Great to see Jessica Thom in the Evening Standard last Friday:
Last year I read Thom's wonderful Welcome to Biscuit Land: A Year in the Life of Touretteshero (Souvenir Press, 2012), a compelling diary of the experiences of a young woman who not only - difficultly enough - lives with Tourettes Syndrome but also goes out of her way to enlighten and demystify the condition to others, both through her proactive presence in our community and through her website/blog: http://www.touretteshero.com/. Her use of the masked persona Touretteshero is at once a comic debunking of taking herself too seriously and a symbolic representation of the courageous struggle for disability rights which individuals like Jessica are obliged to mount in a Coalition-lead UK where the status of vulnerable adults and children is - due to the pernicious decimation of public funding and disability benefits in the name of a spurious Austerity - steadily worsening.
Welcome to Biscuit Land is written from a mature and generous perspective that is able to balance the considerable hardship of living with Tourettes against a talent for casting events in a humorous or ironic light. Disquieting episodes of Jessica being verbally abused or misunderstood while out in public (even by the police or London Transport staff) are contrasted with incidents of her being helped or supported by sympathetic strangers, as well as on other occasions by her loyal network of friends and family.
Much of the comedy of the book derives from the surreal verbal juxtapositions thrown out by Jessica's tics, only a small proportion of which - contrary to popular fallacy - contain obscenities. (Stephen Fry, in his Introduction, apprises us of the fact that "not more than 10% of Touretters evince coprolalia"). Indeed, as a poet, it's these bizarre, spontaneous utterances of Jessica's that seem most fascinating since many of them could indeed be lines from contemporary poems: 'Paint your bumblebee (with ink made of tortoise spit'); 'Capital letters talk to themselves at night'; 'Take a picture of your mum's best friend wintering in Lebanon, naked in the bath'. They are like Johnson's famous definition of the Metaphysicals' style: "the most heterogenous ideas yoked by violence together", simultaneously imaginative and lexically estranged. As Jessica says, "All these unconnected things get jumbled round and spat out again. They' re often random but they're rarely incoherent."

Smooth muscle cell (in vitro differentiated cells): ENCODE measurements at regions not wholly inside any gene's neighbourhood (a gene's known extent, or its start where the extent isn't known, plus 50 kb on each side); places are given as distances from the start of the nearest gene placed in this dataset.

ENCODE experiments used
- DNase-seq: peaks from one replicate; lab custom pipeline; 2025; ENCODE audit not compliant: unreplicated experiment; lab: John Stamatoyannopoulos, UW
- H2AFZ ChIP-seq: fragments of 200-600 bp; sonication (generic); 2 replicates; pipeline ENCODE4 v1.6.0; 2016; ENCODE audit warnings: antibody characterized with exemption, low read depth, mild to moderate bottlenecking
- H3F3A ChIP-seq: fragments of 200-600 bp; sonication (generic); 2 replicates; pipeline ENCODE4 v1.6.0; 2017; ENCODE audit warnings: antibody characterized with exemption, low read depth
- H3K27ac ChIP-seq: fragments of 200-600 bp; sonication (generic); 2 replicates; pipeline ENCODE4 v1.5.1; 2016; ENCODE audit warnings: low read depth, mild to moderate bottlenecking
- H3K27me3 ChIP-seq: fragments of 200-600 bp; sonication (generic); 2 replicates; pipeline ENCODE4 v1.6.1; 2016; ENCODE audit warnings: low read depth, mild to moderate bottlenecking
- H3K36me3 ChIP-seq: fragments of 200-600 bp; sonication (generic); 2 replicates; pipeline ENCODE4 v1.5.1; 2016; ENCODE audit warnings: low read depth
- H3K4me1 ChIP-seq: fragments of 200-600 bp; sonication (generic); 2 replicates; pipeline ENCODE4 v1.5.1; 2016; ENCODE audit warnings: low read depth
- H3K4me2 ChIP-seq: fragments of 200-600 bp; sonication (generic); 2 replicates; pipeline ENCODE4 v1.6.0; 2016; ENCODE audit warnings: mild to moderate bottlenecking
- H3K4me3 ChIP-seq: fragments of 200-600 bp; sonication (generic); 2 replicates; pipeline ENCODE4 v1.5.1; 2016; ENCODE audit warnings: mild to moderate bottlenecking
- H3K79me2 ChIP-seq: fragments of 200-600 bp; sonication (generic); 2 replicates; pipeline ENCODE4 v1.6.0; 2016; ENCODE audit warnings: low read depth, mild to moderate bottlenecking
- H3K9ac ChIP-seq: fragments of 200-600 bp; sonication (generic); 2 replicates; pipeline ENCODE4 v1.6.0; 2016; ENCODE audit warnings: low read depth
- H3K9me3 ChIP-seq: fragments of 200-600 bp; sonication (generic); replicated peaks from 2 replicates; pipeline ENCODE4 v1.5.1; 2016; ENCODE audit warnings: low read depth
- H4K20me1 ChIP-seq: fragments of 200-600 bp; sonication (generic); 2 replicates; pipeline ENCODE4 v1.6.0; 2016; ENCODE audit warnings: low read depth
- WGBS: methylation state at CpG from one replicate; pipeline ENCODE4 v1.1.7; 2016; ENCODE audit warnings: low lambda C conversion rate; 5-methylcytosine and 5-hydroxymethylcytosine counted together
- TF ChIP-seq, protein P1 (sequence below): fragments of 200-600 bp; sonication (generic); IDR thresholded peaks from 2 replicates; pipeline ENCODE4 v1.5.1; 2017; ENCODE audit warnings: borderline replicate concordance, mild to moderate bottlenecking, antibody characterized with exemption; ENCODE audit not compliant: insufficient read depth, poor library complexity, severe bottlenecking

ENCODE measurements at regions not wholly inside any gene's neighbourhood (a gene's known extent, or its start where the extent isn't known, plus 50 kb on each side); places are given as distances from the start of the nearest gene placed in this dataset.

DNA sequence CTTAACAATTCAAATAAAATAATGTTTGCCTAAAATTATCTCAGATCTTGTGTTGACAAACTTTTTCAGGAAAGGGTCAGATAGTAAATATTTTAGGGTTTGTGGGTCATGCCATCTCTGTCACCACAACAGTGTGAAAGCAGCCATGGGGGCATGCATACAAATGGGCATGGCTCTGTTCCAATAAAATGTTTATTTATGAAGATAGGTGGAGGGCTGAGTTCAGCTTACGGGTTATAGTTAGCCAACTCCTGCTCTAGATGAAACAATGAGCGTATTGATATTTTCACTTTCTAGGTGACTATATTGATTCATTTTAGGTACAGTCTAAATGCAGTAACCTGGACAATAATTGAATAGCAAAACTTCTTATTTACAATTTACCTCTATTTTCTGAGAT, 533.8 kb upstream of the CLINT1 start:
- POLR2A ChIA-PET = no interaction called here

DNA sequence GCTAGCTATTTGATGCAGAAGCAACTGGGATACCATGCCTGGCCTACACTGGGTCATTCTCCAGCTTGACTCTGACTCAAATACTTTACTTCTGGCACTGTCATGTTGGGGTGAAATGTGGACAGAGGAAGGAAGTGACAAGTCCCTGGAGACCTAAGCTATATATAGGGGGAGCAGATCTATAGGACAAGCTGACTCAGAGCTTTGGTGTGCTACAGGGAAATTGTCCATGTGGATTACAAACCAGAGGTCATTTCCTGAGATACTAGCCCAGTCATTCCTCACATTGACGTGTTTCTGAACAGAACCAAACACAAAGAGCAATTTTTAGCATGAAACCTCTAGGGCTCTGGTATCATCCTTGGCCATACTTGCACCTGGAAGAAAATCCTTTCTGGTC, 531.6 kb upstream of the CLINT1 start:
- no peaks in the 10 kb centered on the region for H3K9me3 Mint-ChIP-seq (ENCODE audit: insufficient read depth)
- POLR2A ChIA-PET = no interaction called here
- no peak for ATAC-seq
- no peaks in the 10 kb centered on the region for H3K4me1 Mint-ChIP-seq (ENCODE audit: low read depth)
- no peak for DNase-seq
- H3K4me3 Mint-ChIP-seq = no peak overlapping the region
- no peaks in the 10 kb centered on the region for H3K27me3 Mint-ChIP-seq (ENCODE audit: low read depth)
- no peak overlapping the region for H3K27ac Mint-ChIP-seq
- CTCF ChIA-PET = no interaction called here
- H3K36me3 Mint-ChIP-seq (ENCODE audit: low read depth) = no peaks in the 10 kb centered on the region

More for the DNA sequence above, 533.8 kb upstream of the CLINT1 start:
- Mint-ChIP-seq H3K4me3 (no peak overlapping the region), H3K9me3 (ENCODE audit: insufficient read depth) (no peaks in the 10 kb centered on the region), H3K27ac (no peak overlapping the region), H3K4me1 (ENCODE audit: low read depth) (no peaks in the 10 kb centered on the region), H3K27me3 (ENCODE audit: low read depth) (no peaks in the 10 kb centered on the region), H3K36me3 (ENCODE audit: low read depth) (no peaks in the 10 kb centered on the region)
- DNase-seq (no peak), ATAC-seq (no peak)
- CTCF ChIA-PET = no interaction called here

What's interesting is the uncontrollable, spontaneous oral aspect of these ejaculations, as though the link between brain and mouth has somehow short-circuited. Fry posits that the role of these outbursts for Touretters is similar to that of sudden swearing for the rest of us (and this is why coprolalia is sometimes encountered): as a kind of safety-valve for anxiety or build-ups of mental stress, an ultimately "analgesic" effect linked to " a region of the brain deeper within the primal emotional wiring of the basal ganglia".
Would it be inconceivable to suggest that poetry (often unconscious or involuntary yet compulsive in its inception too) and the verbal tics of Tourettes originate from the same neural impulses within this deeper, non-rational, more primal zone of the brain but whereas the tics have the explosive power to erupt immediately, the language of poems emerge through a much slower and more zigzagging route which includes both left and right hemispheres, emotion and reason in hesitant collaboration? Might what used to be called "inspiration"( in ancient times believed to be a divine afflatus) - ie. the moment when an image or alluring cluster of words which might kickstart a poem "comes to us" apparently from nowhere - derive from a similar synaptic (mis)firing, a discharge of taboo linguistic energies which manage (as Ted Hughes says) "to outwit (one's) own inner police system"?
You can sample some Tourettespoetry on the website where there is a brilliant section of 'Tics' which you can compare and rate. 'If you count to four backwards you make Time stand still'. Genius.